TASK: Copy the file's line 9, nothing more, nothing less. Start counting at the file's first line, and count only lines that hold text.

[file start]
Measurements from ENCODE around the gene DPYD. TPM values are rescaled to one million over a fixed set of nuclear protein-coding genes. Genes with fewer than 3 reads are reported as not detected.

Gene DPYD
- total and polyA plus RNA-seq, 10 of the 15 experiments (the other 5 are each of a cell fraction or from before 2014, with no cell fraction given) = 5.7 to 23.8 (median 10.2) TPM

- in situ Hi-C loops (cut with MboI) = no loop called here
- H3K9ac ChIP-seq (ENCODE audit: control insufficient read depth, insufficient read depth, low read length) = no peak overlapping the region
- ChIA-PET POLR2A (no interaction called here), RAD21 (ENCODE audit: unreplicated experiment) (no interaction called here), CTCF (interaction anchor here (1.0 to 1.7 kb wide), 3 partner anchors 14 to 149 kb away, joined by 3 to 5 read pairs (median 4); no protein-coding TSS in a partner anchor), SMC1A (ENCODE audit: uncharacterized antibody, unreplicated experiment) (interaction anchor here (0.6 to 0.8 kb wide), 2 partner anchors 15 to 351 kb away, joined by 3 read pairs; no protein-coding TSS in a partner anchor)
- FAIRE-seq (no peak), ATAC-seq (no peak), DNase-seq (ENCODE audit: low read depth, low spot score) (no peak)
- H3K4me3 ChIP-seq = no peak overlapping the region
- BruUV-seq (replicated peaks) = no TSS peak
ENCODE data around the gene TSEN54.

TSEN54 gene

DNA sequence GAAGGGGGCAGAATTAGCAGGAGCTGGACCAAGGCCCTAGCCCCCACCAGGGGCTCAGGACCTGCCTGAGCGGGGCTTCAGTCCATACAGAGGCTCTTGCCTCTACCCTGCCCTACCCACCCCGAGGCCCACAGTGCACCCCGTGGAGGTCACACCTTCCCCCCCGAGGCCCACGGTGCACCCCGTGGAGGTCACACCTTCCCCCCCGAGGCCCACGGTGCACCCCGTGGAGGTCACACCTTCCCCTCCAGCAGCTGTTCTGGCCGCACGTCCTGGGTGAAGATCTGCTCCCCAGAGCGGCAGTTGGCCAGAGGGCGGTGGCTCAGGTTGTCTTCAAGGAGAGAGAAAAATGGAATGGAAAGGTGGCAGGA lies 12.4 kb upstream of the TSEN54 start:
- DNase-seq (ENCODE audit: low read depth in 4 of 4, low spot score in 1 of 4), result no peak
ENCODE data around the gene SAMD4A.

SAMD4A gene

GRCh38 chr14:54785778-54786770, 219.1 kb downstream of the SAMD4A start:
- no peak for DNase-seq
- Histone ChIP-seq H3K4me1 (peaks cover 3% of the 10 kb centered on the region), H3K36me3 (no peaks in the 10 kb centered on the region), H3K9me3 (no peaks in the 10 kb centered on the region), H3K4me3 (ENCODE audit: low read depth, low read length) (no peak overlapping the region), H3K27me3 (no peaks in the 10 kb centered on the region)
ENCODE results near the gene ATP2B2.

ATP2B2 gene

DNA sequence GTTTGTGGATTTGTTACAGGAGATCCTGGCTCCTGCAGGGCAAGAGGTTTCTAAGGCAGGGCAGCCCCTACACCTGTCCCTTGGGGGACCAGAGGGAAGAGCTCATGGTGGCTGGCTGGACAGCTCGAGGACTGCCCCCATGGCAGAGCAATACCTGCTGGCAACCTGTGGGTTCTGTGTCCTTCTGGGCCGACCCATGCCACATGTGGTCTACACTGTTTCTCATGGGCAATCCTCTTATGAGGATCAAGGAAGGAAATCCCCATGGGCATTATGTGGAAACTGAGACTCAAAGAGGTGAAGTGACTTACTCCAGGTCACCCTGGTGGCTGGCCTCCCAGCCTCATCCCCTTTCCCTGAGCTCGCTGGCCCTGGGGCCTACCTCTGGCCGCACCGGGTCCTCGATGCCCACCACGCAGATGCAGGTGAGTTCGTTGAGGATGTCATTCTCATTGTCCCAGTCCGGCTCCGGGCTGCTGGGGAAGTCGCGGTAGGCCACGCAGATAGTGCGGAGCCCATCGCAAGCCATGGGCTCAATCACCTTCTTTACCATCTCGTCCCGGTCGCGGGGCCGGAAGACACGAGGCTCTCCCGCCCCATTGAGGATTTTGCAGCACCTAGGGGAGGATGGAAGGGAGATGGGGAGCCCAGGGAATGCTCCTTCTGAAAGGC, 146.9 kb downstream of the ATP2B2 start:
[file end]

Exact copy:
- BruUV-seq (replicated peaks) = no TSS peak